Intellectually, this is an easy one to get to grips with. Sure, we think, everything is changing! Yah! I geddit! It’s kinda cute. Very eastern, man. Far out.
NO, SUCKA! EVERYTHING is changing. NOTHING stays the same. EVER! This isn’t as simple as the glib wisdom of Persian kings with their rings inscribed with Ancient Hallmark messages of This too shall pass. This, mes lecteurs, is frigging massive.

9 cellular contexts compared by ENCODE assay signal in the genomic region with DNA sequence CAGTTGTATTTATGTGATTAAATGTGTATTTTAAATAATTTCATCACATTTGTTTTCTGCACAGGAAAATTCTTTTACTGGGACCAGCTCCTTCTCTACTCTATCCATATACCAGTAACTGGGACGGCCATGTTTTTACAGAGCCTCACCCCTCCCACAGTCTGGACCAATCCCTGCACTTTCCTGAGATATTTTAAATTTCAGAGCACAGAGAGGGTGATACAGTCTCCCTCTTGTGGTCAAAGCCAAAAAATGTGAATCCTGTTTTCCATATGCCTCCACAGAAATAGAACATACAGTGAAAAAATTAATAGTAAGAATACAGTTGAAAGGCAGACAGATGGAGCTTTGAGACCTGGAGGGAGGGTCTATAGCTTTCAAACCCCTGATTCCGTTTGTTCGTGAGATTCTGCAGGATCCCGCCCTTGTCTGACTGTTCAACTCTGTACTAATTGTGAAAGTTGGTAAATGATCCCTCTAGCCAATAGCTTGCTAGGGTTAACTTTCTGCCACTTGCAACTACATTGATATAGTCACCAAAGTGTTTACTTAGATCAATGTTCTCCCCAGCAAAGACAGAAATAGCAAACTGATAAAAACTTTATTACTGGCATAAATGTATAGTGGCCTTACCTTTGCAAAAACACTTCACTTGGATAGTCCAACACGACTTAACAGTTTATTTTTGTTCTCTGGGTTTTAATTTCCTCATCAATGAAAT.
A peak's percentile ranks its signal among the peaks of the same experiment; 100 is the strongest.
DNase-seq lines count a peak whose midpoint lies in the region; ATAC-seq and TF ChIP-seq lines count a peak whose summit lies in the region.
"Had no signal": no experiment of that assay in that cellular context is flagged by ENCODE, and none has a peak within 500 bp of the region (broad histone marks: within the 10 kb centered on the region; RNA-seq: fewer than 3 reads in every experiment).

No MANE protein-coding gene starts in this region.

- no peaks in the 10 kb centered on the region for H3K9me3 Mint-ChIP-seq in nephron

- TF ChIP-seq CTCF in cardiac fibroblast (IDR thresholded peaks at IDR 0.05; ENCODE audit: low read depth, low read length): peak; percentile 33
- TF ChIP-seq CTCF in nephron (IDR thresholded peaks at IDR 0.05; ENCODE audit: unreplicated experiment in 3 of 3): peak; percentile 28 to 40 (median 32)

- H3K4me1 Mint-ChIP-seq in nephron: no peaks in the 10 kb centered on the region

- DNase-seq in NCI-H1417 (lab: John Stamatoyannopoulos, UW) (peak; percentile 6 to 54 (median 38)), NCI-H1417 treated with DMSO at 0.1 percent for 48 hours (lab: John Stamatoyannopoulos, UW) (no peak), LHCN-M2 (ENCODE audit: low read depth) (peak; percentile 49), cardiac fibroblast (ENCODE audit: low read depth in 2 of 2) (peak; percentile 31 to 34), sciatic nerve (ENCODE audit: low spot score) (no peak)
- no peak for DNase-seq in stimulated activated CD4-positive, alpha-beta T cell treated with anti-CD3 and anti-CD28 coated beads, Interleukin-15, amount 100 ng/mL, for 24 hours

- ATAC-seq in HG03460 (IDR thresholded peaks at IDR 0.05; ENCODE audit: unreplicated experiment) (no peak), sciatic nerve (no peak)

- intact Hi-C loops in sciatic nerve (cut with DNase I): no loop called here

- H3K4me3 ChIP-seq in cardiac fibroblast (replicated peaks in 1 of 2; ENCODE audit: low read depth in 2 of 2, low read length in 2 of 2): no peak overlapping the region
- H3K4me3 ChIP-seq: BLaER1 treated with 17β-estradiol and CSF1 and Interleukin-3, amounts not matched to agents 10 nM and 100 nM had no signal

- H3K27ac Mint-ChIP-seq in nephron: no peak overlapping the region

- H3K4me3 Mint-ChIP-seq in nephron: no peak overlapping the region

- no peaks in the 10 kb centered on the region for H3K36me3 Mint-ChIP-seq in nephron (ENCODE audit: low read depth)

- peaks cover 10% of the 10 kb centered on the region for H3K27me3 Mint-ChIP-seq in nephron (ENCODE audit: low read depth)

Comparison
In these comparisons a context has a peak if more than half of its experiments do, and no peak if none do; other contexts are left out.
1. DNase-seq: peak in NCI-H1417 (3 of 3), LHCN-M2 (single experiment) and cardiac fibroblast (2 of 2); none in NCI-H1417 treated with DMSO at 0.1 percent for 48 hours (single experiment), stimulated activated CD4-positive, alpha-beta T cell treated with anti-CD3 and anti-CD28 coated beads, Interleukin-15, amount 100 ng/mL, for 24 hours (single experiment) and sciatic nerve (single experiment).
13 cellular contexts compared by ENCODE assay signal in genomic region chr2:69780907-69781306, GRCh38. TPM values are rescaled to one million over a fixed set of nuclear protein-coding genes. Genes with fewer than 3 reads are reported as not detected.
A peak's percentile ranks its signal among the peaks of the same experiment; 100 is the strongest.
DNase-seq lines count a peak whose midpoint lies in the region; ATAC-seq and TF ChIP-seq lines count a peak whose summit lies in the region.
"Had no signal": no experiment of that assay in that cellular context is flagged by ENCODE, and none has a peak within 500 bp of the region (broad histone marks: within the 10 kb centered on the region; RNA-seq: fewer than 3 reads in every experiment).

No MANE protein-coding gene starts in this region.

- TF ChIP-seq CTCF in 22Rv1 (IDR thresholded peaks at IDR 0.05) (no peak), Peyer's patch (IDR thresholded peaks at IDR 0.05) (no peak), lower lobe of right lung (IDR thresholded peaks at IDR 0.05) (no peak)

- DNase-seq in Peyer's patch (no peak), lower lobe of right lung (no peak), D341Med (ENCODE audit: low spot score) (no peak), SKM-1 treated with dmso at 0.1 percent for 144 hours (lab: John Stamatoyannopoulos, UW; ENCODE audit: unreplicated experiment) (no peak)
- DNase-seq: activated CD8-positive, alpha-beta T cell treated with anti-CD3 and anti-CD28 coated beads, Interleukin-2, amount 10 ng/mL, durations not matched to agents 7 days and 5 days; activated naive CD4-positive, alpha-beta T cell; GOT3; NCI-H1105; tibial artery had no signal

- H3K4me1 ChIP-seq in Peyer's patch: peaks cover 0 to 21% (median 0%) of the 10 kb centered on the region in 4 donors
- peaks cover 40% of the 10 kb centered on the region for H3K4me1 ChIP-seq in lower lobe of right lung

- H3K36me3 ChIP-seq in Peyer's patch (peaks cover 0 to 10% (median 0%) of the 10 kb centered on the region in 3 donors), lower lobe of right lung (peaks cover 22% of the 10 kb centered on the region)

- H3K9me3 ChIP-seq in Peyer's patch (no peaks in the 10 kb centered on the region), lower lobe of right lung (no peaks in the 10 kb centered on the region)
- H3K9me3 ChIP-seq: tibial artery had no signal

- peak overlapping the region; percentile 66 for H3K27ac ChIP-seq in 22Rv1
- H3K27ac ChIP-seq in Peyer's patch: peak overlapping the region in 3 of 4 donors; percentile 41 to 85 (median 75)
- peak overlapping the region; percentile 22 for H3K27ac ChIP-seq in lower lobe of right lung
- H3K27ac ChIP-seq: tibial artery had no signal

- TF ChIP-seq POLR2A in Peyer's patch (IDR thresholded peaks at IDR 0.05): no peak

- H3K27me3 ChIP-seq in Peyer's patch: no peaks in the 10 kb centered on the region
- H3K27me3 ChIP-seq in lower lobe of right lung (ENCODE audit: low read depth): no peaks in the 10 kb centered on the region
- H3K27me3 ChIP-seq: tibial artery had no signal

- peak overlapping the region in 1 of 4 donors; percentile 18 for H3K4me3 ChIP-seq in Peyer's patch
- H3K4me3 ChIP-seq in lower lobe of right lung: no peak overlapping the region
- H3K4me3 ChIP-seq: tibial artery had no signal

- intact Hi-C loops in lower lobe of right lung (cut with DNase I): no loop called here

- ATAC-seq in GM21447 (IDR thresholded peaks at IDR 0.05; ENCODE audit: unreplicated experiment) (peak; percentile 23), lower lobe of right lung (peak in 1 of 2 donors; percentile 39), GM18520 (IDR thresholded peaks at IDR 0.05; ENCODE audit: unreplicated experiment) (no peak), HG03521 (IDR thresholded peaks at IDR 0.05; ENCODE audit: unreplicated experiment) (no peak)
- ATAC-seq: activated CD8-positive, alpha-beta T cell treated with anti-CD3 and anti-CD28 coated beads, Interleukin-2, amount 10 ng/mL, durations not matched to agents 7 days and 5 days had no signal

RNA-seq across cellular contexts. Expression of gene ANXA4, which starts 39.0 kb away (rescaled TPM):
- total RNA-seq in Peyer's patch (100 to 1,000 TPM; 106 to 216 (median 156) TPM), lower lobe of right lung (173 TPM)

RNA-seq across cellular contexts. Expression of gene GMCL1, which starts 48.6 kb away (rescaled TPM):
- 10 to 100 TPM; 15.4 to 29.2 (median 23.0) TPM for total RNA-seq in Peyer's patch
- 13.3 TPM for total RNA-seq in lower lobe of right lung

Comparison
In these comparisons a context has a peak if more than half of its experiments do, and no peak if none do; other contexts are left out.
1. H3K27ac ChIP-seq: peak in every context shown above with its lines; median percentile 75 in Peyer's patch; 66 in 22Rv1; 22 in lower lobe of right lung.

I spoke at IATEFL Manchester. I was surprised that my proposal was accepted, given that I was really just saying to people, Let me tell you about a great book that I’ve read. That great book was, of course, The Chimp Paradox by the eminent Dr Steve Peters. Anyway, whoever accepted the proposal also needs to accept my deepest and sincerest thanks. It has been a long time since I have felt so…energised?…ecstatic?…wired?….looking back over my formative years, I can’t think of any time when I felt that way without having broken some of the local laws regarding controlled substances. If you’ve never done an IATEFL presentation, I couldn’t recommend it more. Thanks too to Andy Hockley and the LAMSIG crew for allowing me to form part of their SIG programme. Another big honour. And I’m not just saying that.